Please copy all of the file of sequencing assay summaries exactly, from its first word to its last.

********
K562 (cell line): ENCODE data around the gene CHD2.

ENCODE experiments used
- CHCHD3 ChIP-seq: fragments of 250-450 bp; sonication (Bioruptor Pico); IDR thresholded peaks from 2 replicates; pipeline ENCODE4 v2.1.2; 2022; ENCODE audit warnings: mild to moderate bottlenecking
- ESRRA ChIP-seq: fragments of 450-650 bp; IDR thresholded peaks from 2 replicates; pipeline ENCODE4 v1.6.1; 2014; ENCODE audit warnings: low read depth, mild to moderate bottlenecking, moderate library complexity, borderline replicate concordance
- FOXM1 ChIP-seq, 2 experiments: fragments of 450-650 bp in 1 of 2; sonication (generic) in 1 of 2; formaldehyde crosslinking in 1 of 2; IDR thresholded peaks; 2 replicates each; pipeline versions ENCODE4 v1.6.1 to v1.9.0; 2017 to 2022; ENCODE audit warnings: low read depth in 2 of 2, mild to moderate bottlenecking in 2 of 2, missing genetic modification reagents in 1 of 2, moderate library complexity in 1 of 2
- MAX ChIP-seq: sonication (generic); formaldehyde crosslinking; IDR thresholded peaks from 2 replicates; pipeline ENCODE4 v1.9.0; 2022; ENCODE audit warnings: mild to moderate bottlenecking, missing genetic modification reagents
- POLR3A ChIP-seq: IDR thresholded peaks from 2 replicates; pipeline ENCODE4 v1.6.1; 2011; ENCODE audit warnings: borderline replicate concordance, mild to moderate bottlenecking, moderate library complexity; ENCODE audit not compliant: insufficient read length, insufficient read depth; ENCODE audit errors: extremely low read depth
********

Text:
K562 (cell line): ENCODE data around the gene CHD2.

ENCODE experiments used
- CHCHD3 ChIP-seq: fragments of 250-450 bp; sonication (Bioruptor Pico); IDR thresholded peaks from 2 replicates; pipeline ENCODE4 v2.1.2; 2022; ENCODE audit warnings: mild to moderate bottlenecking
- ESRRA ChIP-seq: fragments of 450-650 bp; IDR thresholded peaks from 2 replicates; pipeline ENCODE4 v1.6.1; 2014; ENCODE audit warnings: low read depth, mild to moderate bottlenecking, moderate library complexity, borderline replicate concordance
- FOXM1 ChIP-seq, 2 experiments: fragments of 450-650 bp in 1 of 2; sonication (generic) in 1 of 2; formaldehyde crosslinking in 1 of 2; IDR thresholded peaks; 2 replicates each; pipeline versions ENCODE4 v1.6.1 to v1.9.0; 2017 to 2022; ENCODE audit warnings: low read depth in 2 of 2, mild to moderate bottlenecking in 2 of 2, missing genetic modification reagents in 1 of 2, moderate library complexity in 1 of 2
- MAX ChIP-seq: sonication (generic); formaldehyde crosslinking; IDR thresholded peaks from 2 replicates; pipeline ENCODE4 v1.9.0; 2022; ENCODE audit warnings: mild to moderate bottlenecking, missing genetic modification reagents
- POLR3A ChIP-seq: IDR thresholded peaks from 2 replicates; pipeline ENCODE4 v1.6.1; 2011; ENCODE audit warnings: borderline replicate concordance, mild to moderate bottlenecking, moderate library complexity; ENCODE audit not compliant: insufficient read length, insufficient read depth; ENCODE audit errors: extremely low read depth